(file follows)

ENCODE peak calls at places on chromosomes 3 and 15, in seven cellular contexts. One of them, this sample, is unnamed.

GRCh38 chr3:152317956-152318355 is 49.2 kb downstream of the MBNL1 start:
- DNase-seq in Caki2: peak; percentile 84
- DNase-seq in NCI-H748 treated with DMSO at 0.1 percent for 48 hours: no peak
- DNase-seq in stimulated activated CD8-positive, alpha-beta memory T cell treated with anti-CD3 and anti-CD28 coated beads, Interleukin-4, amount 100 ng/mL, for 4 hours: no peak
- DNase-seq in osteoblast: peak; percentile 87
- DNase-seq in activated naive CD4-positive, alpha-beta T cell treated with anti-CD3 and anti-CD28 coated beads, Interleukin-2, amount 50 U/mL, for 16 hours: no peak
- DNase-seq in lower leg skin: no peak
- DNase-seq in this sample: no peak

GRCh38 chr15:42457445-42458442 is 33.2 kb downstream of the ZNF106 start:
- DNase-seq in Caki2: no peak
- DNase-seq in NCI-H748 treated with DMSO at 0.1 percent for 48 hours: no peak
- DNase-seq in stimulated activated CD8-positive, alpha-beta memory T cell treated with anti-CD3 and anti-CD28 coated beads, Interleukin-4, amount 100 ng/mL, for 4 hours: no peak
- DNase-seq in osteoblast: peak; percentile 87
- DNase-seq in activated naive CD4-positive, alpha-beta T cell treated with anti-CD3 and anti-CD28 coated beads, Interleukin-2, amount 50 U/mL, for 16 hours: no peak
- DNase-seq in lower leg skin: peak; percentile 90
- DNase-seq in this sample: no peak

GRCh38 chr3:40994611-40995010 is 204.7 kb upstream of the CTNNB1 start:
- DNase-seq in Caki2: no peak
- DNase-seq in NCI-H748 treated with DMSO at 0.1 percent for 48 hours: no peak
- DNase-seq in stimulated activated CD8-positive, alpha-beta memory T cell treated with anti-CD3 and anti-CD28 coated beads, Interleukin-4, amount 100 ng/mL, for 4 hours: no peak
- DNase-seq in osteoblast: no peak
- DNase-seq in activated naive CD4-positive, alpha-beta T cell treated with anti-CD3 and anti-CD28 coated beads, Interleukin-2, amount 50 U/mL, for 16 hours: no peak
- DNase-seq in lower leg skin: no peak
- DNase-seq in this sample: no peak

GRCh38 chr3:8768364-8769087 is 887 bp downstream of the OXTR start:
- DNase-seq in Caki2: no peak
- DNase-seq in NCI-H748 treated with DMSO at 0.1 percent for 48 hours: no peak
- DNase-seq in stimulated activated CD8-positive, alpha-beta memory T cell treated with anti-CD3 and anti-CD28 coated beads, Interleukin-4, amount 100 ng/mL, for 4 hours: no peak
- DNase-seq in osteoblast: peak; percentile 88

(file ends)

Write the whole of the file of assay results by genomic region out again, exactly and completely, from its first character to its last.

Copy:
ENCODE peak calls at places on chromosomes 3 and 15, in seven cellular contexts. One of them, this sample, is unnamed.

GRCh38 chr3:152317956-152318355 is 49.2 kb downstream of the MBNL1 start:
- DNase-seq in Caki2: peak; percentile 84
- DNase-seq in NCI-H748 treated with DMSO at 0.1 percent for 48 hours: no peak
- DNase-seq in stimulated activated CD8-positive, alpha-beta memory T cell treated with anti-CD3 and anti-CD28 coated beads, Interleukin-4, amount 100 ng/mL, for 4 hours: no peak
- DNase-seq in osteoblast: peak; percentile 87
- DNase-seq in activated naive CD4-positive, alpha-beta T cell treated with anti-CD3 and anti-CD28 coated beads, Interleukin-2, amount 50 U/mL, for 16 hours: no peak
- DNase-seq in lower leg skin: no peak
- DNase-seq in this sample: no peak

GRCh38 chr15:42457445-42458442 is 33.2 kb downstream of the ZNF106 start:
- DNase-seq in Caki2: no peak
- DNase-seq in NCI-H748 treated with DMSO at 0.1 percent for 48 hours: no peak
- DNase-seq in stimulated activated CD8-positive, alpha-beta memory T cell treated with anti-CD3 and anti-CD28 coated beads, Interleukin-4, amount 100 ng/mL, for 4 hours: no peak
- DNase-seq in osteoblast: peak; percentile 87
- DNase-seq in activated naive CD4-positive, alpha-beta T cell treated with anti-CD3 and anti-CD28 coated beads, Interleukin-2, amount 50 U/mL, for 16 hours: no peak
- DNase-seq in lower leg skin: peak; percentile 90
- DNase-seq in this sample: no peak

GRCh38 chr3:40994611-40995010 is 204.7 kb upstream of the CTNNB1 start:
- DNase-seq in Caki2: no peak
- DNase-seq in NCI-H748 treated with DMSO at 0.1 percent for 48 hours: no peak
- DNase-seq in stimulated activated CD8-positive, alpha-beta memory T cell treated with anti-CD3 and anti-CD28 coated beads, Interleukin-4, amount 100 ng/mL, for 4 hours: no peak
- DNase-seq in osteoblast: no peak
- DNase-seq in activated naive CD4-positive, alpha-beta T cell treated with anti-CD3 and anti-CD28 coated beads, Interleukin-2, amount 50 U/mL, for 16 hours: no peak
- DNase-seq in lower leg skin: no peak
- DNase-seq in this sample: no peak

GRCh38 chr3:8768364-8769087 is 887 bp downstream of the OXTR start:
- DNase-seq in Caki2: no peak
- DNase-seq in NCI-H748 treated with DMSO at 0.1 percent for 48 hours: no peak
- DNase-seq in stimulated activated CD8-positive, alpha-beta memory T cell treated with anti-CD3 and anti-CD28 coated beads, Interleukin-4, amount 100 ng/mL, for 4 hours: no peak
- DNase-seq in osteoblast: peak; percentile 88